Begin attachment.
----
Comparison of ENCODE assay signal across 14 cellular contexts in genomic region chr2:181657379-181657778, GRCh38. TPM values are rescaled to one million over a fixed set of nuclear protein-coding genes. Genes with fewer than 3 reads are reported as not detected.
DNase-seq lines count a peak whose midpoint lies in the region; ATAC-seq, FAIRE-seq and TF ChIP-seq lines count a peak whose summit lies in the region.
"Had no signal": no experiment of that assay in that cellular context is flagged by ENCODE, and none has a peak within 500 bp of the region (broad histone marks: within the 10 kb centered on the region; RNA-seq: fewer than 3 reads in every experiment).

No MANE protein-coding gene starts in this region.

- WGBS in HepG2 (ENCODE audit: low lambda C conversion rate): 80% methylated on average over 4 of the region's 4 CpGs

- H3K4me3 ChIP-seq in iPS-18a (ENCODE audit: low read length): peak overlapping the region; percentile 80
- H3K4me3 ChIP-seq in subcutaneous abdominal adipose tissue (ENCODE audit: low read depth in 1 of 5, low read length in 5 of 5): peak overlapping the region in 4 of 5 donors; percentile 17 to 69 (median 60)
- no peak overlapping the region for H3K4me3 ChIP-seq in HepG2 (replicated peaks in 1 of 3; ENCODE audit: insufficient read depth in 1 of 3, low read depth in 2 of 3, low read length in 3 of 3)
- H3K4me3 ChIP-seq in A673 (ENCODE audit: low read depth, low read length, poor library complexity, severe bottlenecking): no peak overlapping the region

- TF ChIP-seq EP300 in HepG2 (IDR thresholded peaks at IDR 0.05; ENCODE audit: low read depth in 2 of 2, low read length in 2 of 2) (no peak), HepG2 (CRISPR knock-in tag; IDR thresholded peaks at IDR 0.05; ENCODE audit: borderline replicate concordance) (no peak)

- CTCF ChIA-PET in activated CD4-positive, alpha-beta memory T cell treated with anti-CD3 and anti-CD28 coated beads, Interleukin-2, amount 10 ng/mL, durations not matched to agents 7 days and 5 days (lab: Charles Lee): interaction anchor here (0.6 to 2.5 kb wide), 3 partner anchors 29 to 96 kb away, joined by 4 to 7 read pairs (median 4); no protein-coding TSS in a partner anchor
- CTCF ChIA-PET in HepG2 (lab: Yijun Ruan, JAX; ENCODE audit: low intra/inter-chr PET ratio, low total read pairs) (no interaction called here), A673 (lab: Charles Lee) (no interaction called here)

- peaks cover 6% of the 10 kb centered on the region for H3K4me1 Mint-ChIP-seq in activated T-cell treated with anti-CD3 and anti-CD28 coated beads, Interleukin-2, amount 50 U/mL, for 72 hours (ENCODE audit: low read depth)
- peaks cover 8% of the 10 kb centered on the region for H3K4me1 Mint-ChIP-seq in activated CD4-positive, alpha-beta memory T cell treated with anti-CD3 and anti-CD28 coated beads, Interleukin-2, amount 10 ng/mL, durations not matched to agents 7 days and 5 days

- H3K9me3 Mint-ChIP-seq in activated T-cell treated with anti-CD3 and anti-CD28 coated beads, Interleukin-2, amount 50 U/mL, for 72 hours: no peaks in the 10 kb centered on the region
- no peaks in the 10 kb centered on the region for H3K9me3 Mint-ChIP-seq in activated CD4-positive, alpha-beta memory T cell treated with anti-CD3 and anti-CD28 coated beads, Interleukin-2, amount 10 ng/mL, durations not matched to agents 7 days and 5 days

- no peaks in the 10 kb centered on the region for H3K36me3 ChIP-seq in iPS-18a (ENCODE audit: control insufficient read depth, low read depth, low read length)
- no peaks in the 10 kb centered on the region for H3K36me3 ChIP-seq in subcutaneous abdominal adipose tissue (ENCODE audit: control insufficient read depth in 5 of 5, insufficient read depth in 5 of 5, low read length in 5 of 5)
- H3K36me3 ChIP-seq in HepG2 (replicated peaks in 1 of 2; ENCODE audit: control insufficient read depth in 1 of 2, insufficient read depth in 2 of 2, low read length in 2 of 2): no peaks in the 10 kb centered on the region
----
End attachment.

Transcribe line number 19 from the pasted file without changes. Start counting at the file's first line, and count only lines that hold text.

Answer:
- H3K36me3 ChIP-seq in HepG2 (replicated peaks in 1 of 2; ENCODE audit: control insufficient read depth in 1 of 2, insufficient read depth in 2 of 2, low read length in 2 of 2): no peaks in the 10 kb centered on the region